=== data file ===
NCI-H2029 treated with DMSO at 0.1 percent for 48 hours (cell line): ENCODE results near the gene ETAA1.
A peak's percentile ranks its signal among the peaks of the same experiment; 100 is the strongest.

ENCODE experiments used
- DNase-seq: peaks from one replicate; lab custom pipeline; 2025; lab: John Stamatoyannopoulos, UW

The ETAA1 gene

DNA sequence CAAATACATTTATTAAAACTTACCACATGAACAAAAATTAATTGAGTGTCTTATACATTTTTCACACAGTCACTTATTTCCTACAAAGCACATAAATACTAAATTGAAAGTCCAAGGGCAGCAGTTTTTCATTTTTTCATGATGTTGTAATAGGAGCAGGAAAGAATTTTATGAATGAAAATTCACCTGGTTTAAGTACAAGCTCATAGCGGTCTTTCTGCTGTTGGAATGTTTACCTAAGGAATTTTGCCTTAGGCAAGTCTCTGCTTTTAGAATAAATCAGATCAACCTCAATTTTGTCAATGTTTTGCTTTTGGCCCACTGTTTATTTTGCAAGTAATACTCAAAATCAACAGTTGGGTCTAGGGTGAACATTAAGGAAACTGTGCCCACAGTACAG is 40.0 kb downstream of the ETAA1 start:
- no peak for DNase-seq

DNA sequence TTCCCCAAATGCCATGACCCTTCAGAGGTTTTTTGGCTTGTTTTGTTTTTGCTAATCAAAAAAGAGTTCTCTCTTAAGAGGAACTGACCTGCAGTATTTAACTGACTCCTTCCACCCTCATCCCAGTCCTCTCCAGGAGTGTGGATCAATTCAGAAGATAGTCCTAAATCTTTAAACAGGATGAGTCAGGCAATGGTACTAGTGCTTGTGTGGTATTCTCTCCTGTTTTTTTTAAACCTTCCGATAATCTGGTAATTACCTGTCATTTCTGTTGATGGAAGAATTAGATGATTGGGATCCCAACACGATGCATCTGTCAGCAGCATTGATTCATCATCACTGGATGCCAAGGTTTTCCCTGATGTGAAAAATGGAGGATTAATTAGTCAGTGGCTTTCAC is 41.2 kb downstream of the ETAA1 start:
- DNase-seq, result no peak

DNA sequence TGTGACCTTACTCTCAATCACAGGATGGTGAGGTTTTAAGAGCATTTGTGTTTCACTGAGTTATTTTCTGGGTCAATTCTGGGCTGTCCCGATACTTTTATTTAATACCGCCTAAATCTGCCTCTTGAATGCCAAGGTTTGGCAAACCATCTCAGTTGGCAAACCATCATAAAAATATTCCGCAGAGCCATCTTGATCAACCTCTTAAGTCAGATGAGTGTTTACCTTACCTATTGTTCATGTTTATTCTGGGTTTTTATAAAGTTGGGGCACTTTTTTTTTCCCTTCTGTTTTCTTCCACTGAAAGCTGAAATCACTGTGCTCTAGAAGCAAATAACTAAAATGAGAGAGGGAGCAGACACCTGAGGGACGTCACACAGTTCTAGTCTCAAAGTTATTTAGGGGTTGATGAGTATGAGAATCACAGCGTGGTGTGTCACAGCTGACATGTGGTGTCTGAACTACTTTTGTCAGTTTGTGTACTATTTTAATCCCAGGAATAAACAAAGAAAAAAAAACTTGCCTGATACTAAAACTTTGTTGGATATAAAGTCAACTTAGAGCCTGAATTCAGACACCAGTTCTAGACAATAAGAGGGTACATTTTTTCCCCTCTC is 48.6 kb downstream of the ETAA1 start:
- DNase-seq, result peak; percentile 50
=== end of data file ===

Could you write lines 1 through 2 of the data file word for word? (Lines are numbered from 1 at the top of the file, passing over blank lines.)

NCI-H2029 treated with DMSO at 0.1 percent for 48 hours (cell line): ENCODE results near the gene ETAA1.
A peak's percentile ranks its signal among the peaks of the same experiment; 100 is the strongest.